BEETHOVEN Symphonies: No. 5; No. 6, “Pastorale” • Wojciech Rajski, cond; Polish CPO • TACET 164 (DVD-A: 73:14)
Here’s a DVD-A version of performances reviewed by Christopher Abbot when they appeared on SACD (32:5). What you’ll notice first as you listen is the sound quality—what Tacet advertises as “Real Surround Sound.” It’s striking for two reasons. First, in terms of immediacy and timbral truth, the DVD-A tracks prove as realistic as any small-orchestra recording I’ve heard, withRead more especially vivid reproduction of the low string lines. (The disc offers a Dolby Digital surround option as well, but one of my regular DVD players refused to access it; I also ran into difficulties with track and time readouts on several machines.) Tacet has a strong company philosophy, including a preference for (but not exclusive commitment to) tubes rather than transistors; but whether or not you share the ideology, the results fully justify what they’re doing. Second, they’ve recorded the orchestra in an unorthodox configuration, with woodwinds in front of you, strings behind, and brass encircling the group. In surround sound (Abbot listened only to the two-channel tracks on the SACD), it’s a disorienting experience, especially for people who attend a lot of live concerts—although if you turn around 180 degrees and pretend that you’re one of the oboes, it’s a bit less bizarre. Still, Tacet’s aim is not concert-hall realism. Rather, their “guiding principle is to give maximum clarity and transparency to the score”—and by spacing out the instruments the way they do, they increase our ability to capture details often buried in more traditional recordings. The one or two oddly balanced moments in the Sixth’s storm music are surely intentional on the conductor’s part.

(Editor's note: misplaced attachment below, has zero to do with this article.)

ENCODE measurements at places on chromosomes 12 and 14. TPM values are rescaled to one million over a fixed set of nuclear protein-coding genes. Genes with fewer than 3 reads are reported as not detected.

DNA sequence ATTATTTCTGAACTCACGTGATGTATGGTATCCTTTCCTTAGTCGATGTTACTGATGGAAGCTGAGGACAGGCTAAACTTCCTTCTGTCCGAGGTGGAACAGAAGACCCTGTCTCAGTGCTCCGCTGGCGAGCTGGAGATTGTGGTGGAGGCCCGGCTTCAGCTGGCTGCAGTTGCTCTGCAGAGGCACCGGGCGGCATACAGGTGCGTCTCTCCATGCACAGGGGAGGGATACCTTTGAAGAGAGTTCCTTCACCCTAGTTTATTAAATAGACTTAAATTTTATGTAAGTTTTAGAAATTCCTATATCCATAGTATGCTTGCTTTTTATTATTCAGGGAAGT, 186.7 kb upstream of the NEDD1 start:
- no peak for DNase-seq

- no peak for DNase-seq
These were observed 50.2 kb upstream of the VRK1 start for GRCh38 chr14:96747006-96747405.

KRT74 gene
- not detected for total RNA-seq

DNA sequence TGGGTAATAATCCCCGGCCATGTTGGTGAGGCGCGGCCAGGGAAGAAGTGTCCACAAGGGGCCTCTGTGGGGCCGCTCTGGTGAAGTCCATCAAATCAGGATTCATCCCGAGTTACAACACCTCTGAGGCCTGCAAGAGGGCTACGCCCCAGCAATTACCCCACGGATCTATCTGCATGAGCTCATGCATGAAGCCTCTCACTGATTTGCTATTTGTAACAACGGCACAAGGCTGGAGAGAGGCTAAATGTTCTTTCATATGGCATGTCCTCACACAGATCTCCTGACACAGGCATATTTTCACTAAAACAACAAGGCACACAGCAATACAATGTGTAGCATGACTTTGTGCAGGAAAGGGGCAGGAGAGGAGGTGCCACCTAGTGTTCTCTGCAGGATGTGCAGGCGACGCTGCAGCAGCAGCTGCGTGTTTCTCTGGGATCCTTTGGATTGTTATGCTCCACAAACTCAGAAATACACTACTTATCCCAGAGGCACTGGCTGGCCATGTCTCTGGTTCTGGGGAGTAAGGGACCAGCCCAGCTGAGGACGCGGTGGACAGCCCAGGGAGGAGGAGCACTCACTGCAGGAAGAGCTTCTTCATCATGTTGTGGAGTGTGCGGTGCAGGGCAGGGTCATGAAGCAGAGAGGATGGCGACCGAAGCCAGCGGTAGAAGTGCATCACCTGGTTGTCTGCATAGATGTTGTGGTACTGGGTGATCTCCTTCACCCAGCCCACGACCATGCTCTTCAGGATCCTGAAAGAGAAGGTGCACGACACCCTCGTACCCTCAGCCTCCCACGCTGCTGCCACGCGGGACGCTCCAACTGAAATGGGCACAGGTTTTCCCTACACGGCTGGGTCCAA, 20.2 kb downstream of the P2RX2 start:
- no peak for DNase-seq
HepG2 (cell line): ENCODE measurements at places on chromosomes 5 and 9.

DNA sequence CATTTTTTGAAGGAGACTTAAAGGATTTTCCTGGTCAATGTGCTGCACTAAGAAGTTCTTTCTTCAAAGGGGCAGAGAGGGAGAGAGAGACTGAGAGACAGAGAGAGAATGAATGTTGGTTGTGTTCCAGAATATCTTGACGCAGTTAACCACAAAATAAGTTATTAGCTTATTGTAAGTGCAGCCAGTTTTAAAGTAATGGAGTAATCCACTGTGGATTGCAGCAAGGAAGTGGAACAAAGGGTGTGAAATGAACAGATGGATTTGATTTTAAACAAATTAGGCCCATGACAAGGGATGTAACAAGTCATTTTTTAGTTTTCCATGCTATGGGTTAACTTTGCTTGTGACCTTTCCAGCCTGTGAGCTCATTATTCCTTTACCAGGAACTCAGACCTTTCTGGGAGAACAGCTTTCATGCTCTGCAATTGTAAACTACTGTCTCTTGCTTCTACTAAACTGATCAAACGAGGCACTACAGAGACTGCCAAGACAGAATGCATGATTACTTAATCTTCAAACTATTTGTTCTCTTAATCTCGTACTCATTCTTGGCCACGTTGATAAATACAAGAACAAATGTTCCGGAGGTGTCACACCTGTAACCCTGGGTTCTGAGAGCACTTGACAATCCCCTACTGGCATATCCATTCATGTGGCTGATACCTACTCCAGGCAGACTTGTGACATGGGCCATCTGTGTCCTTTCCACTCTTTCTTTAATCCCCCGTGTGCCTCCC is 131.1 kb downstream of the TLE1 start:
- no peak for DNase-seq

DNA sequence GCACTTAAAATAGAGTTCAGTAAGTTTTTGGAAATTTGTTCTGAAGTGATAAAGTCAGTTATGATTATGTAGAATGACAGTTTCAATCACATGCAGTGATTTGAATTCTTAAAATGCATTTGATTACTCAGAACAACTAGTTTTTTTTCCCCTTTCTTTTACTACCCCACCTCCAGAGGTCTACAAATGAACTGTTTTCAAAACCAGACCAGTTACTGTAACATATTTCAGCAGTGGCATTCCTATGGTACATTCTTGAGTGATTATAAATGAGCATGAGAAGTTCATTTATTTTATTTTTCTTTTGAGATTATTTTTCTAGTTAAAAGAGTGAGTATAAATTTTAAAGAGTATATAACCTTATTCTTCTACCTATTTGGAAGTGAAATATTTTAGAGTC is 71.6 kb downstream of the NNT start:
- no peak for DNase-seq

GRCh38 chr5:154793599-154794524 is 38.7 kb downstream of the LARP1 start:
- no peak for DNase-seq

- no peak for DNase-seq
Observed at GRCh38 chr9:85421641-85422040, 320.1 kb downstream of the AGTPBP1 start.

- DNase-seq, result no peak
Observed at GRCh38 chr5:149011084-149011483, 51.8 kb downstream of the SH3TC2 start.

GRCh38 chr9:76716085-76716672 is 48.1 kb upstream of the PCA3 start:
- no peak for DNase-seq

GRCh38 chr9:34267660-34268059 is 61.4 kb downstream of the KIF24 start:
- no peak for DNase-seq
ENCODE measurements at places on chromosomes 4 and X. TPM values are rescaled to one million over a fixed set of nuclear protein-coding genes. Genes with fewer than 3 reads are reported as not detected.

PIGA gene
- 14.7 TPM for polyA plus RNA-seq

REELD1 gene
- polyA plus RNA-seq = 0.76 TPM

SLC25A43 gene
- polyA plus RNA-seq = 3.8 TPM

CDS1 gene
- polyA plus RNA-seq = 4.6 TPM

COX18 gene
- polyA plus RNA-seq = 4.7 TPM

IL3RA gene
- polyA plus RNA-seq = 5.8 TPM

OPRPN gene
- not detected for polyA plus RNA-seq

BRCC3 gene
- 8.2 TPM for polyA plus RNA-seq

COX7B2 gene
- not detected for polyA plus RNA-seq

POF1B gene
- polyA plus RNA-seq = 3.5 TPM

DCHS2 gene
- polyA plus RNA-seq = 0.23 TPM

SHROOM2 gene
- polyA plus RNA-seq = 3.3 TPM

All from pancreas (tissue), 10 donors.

As for the performances: gutsy, energetic, and rhythmically alert, these are chamber-orchestra readings that aim for spring rather than weight (the finale of the Fifth, for instance, is more jaunty than triumphant) and for wit rather than spiritual profundity (listen to the unusually waltzy reading of the Sixth’s second movement). I wouldn’t choose them as touchstone recordings, but I’m glad to be able to return to them for their freshness. All in all, cautiously recommended if you’ve got the appropriate equipment.
The best recording of the Fifth SymphonyJanuary 9, 2017By M. Hutton (Woodbury, TN)See All My Reviews"Obviously that's my subjective opinion, but when I listen to this version I can hear Beethoven thinking and feeling his way to the glorious conclusion, and then I see little shore birds running ahead of the great waves of sound as after crashing against the rocks, they lap gently on the shore. A heady experience. I also like the Sixth Symphony and this performance, but like many Beethoven aficionados the Fifth is the spiritual experience I seek. I have no idea why it was presented in this format. Can't see what purpose the DVD serves as opposed to a CD. However, my technical understanding is pretty limited and there's probably some arcane reason that completely escapes me."Report Abuse